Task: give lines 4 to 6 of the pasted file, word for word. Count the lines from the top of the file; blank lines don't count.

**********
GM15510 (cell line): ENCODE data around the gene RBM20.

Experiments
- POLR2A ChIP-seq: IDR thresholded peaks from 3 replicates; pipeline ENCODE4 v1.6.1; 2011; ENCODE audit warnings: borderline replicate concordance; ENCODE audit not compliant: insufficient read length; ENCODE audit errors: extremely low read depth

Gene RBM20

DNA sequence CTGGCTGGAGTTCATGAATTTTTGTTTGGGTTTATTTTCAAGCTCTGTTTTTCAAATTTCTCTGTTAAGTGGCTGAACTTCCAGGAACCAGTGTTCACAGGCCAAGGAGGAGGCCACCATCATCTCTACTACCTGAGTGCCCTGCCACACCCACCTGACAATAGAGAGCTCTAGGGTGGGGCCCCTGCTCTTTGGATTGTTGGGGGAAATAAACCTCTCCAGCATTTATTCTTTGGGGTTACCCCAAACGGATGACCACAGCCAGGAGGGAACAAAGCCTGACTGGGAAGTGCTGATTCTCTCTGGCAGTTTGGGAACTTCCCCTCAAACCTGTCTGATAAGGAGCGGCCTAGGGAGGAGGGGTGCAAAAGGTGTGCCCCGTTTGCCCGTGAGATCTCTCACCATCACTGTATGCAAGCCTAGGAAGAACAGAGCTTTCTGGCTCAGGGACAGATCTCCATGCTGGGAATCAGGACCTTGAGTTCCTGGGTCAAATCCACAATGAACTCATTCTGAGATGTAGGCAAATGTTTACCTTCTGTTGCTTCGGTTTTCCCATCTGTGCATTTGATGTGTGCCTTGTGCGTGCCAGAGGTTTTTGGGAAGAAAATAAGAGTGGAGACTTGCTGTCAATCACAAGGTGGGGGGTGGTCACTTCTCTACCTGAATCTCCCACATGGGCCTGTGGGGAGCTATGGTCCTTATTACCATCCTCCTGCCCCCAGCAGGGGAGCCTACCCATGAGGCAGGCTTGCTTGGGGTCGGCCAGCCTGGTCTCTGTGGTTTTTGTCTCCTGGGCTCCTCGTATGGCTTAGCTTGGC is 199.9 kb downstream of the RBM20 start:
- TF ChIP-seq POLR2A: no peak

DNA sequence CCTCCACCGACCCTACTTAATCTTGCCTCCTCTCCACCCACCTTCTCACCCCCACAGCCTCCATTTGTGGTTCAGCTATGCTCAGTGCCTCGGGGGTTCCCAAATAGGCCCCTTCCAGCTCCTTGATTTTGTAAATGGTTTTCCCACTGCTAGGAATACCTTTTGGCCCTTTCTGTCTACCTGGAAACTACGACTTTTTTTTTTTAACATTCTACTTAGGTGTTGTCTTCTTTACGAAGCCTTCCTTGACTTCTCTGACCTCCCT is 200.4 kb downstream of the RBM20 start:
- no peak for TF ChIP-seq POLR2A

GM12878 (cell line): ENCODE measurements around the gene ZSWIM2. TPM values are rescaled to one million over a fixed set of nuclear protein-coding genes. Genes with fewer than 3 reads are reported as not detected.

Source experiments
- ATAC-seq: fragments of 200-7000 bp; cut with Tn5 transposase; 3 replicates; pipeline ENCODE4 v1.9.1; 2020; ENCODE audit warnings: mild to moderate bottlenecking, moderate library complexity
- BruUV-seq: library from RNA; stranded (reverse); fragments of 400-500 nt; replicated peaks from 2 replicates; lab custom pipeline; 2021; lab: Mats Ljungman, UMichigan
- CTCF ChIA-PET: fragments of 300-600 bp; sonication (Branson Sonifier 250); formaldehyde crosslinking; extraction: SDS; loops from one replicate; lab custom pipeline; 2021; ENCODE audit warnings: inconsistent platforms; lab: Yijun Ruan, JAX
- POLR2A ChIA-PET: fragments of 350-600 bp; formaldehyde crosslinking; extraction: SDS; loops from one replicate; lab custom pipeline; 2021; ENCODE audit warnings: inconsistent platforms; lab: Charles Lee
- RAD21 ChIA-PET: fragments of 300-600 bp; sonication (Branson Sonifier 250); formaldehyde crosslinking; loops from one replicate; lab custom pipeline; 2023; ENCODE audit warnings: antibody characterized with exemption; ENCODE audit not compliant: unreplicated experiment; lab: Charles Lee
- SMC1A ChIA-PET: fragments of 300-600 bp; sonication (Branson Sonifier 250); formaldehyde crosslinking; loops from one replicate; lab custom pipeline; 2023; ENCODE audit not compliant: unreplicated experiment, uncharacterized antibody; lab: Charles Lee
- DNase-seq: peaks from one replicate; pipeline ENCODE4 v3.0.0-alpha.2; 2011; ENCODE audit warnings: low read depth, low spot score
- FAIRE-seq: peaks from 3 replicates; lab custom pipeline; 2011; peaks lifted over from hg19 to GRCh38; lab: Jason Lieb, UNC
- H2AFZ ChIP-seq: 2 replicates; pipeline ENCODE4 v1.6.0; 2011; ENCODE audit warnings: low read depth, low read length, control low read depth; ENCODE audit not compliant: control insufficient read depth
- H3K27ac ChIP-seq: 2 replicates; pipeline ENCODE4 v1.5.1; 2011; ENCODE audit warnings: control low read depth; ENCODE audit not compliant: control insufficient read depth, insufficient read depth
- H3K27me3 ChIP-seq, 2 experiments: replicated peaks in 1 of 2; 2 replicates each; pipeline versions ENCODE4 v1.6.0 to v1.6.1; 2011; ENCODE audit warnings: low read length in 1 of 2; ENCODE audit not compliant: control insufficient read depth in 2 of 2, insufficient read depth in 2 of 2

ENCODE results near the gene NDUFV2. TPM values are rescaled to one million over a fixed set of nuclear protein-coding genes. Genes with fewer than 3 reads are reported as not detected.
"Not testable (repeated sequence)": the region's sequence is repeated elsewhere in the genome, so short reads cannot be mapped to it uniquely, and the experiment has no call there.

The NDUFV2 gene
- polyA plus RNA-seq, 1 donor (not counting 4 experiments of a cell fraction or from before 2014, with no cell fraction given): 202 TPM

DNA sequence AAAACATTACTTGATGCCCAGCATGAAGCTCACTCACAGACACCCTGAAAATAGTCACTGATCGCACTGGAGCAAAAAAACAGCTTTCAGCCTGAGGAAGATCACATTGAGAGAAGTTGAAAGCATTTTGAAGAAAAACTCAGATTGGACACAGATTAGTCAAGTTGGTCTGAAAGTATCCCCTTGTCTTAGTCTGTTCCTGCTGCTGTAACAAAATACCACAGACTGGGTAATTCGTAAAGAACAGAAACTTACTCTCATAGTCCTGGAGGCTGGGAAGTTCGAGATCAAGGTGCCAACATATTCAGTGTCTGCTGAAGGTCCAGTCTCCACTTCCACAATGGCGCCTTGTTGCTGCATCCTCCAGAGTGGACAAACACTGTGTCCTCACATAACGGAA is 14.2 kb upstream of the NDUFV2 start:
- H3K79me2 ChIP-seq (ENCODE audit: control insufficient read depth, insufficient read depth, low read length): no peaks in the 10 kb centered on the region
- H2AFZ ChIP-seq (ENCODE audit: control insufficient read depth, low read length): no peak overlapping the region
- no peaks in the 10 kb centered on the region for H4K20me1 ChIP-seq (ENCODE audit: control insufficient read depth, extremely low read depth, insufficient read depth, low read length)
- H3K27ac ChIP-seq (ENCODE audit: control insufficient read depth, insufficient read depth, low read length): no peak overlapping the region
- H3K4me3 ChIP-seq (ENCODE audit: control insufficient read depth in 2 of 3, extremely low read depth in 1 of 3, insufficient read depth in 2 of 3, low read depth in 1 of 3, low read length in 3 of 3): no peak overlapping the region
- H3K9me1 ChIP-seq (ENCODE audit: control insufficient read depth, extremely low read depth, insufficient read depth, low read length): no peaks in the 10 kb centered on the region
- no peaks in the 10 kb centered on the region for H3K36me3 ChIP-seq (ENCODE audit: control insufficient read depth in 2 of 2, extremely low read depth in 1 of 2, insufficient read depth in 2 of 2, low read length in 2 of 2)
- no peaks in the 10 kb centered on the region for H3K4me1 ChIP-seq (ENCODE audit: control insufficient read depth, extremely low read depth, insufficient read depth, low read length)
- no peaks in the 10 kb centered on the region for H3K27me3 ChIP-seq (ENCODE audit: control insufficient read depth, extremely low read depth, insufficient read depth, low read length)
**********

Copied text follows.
Gene RBM20

DNA sequence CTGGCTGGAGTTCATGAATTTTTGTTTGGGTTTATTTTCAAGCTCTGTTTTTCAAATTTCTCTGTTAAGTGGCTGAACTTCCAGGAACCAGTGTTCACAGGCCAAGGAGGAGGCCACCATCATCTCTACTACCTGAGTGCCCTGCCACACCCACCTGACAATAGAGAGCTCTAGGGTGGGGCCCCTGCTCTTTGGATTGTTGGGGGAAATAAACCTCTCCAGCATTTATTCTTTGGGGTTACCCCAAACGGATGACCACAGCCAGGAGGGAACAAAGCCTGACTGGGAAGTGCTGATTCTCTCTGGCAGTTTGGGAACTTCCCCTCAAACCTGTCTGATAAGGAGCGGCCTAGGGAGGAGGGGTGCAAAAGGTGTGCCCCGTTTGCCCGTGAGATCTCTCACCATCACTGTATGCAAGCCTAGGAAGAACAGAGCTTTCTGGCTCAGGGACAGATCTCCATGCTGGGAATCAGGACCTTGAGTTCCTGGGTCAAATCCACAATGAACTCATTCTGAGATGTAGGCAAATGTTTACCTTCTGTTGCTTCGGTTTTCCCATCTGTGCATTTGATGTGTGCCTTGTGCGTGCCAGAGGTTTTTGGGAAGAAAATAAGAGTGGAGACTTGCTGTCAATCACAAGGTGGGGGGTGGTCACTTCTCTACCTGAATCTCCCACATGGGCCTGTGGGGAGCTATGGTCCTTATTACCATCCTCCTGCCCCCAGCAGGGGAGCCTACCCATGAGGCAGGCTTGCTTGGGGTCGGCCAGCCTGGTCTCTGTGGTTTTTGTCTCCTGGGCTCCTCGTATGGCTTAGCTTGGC is 199.9 kb downstream of the RBM20 start:
- TF ChIP-seq POLR2A: no peak